In all three of the quests, humanity is brutally confronted with the unresolved mystery of the mind. The most explicit example of this can be found in Dr. Morbius, a scientist stranded on Altair 4 in Forbidden Planet. In his ambitious desire to access the practically infinite potential of the Krell technology present on the planet, he inadvertently brings about the death of his whole crew, and eventually his own. The oversight that results in this tragedy is his unfamiliarity with the Id, the primal desires that he does not manifest consciously. In 2001: A Space Odyssey, this omission is similarly accentuated by several deaths. HAL 900, a super-intelligent computer, is designed to replicate human behavior, and it does so all too well. After it is revealed it made a mistake, it overlooks the error, blames the crew and even kills most of them to avoid being disconnected. When inculcating human nature into HAL, humans forgot how complex, prideful, and stubborn people truly are, and this mistake cost them many lives. In Solaris, the first obvious hint of the ominous power the mind will always have on humans comes from the return of Rheya, the protagonist’s deceased wife, into his life. The ocean’s recreation of his lover reveals that Kelvin still feels very guilty about her death, a flaw he has suppressed and not dealt with yet. A more subtle indication of humans’ powerlessness in the face of their psyche comes later, when the scientists send X-rays of Kelvin’s brain patterns as a last-ditch effort to provoke a reaction from the ocean. Since “Terran neurophysiologists were incapable of decoding the recording” of the encephalogram, perhaps the great alien creature, which is as much a mystery as the brain patterns themselves, will have a chance (Lem, 163). It is simultaneously made clear in all of the works that alien knowledge is unattainable and that the minds of the characters are still a barrier to overcome.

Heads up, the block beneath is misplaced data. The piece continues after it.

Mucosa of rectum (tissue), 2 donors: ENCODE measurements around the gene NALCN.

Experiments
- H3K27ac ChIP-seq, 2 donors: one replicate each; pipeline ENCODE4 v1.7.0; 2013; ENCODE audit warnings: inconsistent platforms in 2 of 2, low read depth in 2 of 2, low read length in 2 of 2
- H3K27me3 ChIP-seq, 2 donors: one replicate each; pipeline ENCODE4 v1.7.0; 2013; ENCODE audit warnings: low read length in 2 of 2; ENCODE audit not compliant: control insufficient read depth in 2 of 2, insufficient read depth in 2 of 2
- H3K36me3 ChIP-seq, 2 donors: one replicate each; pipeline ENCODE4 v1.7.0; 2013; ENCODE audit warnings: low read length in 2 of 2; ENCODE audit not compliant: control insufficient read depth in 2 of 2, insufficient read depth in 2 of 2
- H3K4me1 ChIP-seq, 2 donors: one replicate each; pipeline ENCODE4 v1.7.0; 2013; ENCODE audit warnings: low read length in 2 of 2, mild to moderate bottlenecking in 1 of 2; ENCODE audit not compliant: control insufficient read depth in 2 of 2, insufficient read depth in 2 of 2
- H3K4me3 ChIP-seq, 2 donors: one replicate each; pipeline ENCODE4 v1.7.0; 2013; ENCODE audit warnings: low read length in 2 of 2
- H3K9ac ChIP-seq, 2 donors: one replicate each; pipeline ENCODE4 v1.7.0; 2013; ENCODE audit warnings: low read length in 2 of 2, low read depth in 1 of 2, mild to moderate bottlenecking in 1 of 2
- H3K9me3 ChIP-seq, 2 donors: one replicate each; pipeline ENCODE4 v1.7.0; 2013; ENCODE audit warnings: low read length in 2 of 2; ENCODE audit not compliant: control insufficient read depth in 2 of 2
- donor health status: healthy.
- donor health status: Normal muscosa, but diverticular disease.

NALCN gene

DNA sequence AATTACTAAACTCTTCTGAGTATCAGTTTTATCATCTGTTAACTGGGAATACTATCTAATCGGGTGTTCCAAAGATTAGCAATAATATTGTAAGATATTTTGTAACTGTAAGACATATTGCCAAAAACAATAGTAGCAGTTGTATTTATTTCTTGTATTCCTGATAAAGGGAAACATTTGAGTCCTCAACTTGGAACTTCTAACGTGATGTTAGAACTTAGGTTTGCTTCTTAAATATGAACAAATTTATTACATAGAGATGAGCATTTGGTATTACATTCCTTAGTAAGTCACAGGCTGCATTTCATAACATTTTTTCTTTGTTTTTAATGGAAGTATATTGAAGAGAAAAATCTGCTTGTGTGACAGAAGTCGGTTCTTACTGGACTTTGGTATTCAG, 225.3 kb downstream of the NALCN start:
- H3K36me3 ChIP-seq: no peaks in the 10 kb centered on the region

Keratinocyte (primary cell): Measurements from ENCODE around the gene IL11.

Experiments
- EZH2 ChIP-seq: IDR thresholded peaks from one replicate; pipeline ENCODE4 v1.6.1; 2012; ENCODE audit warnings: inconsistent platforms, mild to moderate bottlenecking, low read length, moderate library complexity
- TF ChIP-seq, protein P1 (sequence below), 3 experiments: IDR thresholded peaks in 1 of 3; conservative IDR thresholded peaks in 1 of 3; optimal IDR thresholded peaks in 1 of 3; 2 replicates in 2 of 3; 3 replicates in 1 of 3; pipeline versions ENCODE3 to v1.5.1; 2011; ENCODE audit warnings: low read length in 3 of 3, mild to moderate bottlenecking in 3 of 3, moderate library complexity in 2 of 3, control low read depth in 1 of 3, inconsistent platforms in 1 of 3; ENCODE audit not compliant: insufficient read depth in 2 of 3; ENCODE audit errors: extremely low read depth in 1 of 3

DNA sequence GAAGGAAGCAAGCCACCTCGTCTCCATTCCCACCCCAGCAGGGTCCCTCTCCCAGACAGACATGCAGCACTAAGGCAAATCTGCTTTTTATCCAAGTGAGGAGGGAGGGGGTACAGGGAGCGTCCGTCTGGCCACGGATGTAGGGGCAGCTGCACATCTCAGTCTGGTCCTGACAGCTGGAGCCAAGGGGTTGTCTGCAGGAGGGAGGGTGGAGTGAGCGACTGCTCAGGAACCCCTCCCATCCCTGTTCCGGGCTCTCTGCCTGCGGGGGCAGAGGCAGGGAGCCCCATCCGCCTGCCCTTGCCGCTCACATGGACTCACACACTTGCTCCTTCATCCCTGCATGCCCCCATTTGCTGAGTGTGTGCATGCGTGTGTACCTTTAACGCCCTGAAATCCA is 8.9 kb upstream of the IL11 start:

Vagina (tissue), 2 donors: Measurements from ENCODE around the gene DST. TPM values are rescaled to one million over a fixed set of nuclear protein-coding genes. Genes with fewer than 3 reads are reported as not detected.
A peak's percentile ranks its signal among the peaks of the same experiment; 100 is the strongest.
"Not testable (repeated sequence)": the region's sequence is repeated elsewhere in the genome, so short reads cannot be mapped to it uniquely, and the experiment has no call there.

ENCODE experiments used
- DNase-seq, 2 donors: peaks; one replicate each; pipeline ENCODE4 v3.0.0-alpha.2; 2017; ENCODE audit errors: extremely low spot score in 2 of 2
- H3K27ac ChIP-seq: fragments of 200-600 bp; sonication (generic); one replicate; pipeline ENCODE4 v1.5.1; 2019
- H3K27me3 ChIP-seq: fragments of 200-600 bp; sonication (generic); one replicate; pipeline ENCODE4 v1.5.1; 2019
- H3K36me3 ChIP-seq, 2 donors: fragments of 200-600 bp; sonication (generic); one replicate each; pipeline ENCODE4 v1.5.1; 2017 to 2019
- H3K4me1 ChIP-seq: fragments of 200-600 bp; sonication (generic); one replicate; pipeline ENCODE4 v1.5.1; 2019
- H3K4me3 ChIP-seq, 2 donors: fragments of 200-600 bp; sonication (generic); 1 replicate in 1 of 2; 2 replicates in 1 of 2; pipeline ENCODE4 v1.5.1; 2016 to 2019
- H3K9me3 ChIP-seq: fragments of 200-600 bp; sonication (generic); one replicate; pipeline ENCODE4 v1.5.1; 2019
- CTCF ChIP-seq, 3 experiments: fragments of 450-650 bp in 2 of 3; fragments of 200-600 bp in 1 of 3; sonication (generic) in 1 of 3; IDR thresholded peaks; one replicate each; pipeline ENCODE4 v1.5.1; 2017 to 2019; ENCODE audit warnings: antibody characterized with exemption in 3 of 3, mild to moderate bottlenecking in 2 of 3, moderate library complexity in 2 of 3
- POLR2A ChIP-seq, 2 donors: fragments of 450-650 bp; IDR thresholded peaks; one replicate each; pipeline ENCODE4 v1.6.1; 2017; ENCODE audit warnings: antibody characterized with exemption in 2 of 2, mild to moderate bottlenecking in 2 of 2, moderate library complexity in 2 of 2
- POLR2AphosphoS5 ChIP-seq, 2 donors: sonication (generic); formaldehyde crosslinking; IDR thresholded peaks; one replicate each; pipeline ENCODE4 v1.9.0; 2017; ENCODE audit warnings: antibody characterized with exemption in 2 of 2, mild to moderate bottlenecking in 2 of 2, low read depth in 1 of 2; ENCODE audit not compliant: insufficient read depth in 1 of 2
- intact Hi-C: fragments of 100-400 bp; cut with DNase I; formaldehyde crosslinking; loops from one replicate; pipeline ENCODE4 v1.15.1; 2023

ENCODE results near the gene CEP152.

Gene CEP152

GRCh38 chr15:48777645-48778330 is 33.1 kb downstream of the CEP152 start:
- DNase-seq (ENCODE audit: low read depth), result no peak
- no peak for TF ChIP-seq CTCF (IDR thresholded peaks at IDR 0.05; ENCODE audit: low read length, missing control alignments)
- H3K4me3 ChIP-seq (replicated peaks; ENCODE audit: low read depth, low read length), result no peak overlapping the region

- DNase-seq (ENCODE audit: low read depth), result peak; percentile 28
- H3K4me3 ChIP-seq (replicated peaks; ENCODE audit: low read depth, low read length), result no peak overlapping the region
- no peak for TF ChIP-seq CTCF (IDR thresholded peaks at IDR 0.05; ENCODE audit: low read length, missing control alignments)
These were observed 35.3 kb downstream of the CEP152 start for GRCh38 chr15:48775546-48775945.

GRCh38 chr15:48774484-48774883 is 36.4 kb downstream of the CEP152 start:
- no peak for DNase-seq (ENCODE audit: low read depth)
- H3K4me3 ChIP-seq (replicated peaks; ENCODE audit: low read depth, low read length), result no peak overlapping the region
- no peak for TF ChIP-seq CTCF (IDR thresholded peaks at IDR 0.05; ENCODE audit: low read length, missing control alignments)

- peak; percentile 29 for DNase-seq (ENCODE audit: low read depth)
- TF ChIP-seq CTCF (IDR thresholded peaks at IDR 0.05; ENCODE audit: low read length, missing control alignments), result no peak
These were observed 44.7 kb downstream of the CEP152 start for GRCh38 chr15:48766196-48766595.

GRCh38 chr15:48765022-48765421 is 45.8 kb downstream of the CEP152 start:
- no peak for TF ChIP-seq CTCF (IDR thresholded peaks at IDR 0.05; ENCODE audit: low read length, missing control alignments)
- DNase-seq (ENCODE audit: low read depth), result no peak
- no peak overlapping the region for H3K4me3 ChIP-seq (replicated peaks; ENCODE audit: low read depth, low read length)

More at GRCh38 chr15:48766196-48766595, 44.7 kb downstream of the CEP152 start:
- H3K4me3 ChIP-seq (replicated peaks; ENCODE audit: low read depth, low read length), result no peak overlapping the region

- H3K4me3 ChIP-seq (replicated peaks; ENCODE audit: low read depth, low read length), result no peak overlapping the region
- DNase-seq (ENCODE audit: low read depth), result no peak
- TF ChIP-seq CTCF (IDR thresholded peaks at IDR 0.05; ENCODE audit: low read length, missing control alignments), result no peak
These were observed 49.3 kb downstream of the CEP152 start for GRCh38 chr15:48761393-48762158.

Gnostics makes a correlation between these exact concepts, saying that “to know oneself truly is to attain this mystical knowledge, and to attain this mystical knowledge is to know oneself truly” (Meyer, n.p.). The endings of the works hint at a similar conclusion. In Forbidden Planet, the destruction of Altair 4 points to this. Even though it could give access to immense power, it becomes obvious humans could not use it because they still fail to truly understand their own mind. Commander Adams even adopts the pessimistic view that we will never accomplish this, claiming that the shortcomings of their mission will forever “remind us… that we are, after all, not God” (Forbidden Planet, 01:37:36). Solaris, even though it is a science fiction book, places a lot of focus on the ocean’s mimoids, creations stemming from people’s innermost thoughts. Eventually, Rheya’s clone becomes so important to Kelvin, he claims her “being here cancels out the twelve years of my life that went into studying Solaris" (Lem, 152). His unresolved issues are what push him to stop studying the ocean. 2001: A Space Odyssey stands out, as it is the only work to try to actually depict transcendence. David Bowman, the sole survivor on the ship seems to do so in the film’s closing scenes. To reach this point, however, he first needed to understand the danger of HAL 9000 (that represents, as explained above, the flawed human mind) and disconnect it. He then becomes a celestial baby, perhaps “resetting” his mind, freeing himself of its limitations in order to transcend. All of the analyzed works have such Gnostic conclusions, blocking access to boundless knowledge by reminding humans of their mind’s mysteries. Forbidden Planet mainly emphasizes it by first describing the Krell as the most evolved species known to humans, then presenting their Id as a force that can defeat them in one night. In Solaris, it is the fact that the ocean is never understood throughout the book and until the conclusion and the central role the human psyche plays in maintaining that mystery that proves the mind’s power. Finally, Stanley Kubrick’s film underlines it by hinting at the mind being the key to unlocking that unbounded knowledge.
2001: A Space Odyssey. Directed by Stanley Kubrick, performances by Keir Dullea, Gary Lockwood and Douglas Rain, MGM, 1968.
Forbidden Planet. Directed by Fred M. Wilcox, performance by Leslie Nielsen, MGM, 1956.
Lem, Stanislaw. Solaris. Translated by Joanna Kilmartin and Steve Cox, London, Faber & Faber, 2016.
Meyer, Marvin and Barnstone, Willis, “An Introduction to The Gnostic Scriptures”, The Gnostic Bible, Shambalah, 2003, pp.1-11, [url=http://www.gnosis.org/naghamm/meyer-intro.html]http://www.gnosis.org/naghamm/meyer-intro.html[/url], Accessed: 24/11/2020.